Written by: Cade Polter
What’s in the News
Inflation continues to dominate economic news as the Federal Reserve continues to try to push inflation below its current mark. The consumer price index for July remained the same, making it interesting to see what occurs in the September Fed meeting. The U.S. gained 187 thousand jobs in July, coming in below the 200 thousand job expectation causing the unemployment rate to fall to 3.5%. The national gross domestic product showed an increase in annual growth rates up to 2.4% for the second quarter of the year. Spearheading this action are some of the large states in the U.S. such as California, Texas, and Florida who all have shown growth throughout the year.
What's Next for Real Estate
Homebuying has become much more difficult in the United States due to inflation and a large spike in housing prices. A housing supply shortage is causing the price spike amid the demand for housing. The opportunities for renting have increased to fill people’s needs. In a survey, younger generation Americans claimed to be happy with their situation renting because of the flexibility offered. The office sector’s downward trend has raised questions about what’s next. One idea is to turn some of these office properties into multifamily apartments. Particularly focused on larger cities like New York City, San Francisco, and Washington D.C., this would be a costly operation, but could provide value in the long run.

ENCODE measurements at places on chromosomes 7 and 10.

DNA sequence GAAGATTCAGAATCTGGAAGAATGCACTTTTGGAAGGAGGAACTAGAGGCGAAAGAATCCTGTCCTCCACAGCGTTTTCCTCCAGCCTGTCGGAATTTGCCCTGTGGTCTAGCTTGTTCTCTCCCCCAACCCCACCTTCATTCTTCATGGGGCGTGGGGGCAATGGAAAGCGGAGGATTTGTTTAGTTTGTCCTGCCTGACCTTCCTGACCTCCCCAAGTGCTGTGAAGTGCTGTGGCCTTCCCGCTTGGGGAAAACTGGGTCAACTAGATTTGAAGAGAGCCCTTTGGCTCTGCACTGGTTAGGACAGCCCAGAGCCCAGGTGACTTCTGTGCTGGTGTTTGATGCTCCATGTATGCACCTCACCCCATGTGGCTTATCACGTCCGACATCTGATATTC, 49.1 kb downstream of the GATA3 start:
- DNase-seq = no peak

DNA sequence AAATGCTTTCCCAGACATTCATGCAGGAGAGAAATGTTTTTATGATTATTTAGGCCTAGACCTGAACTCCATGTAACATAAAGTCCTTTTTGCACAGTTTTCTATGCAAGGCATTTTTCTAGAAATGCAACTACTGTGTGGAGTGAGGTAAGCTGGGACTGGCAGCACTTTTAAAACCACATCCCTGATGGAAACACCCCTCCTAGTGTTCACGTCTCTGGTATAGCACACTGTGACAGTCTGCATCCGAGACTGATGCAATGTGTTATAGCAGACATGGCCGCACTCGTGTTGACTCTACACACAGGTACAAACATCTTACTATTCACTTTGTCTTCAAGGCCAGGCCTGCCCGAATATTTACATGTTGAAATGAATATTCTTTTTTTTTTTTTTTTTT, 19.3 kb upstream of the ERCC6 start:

The Federal Reserve has raised interest rates 11 times since March of 2022 to fight inflation. On the way towards a “soft landing”, the United States economy has run into a sticking point with inflation at about 3%. The raising of rates may be done, but the interest rates will likely stay high to continue cooling the economy down. Small businesses continue to be beaten up by wage inflation and price raising. Unlike their larger, corporate competitors, many small businesses do not have extra money to spend on additional wages workers are looking for. Looking ahead, it’ll be interesting to see if the labor market strengthens from its current state.
Sources: Globe St, WSJ, First Trust, Federal Reserve.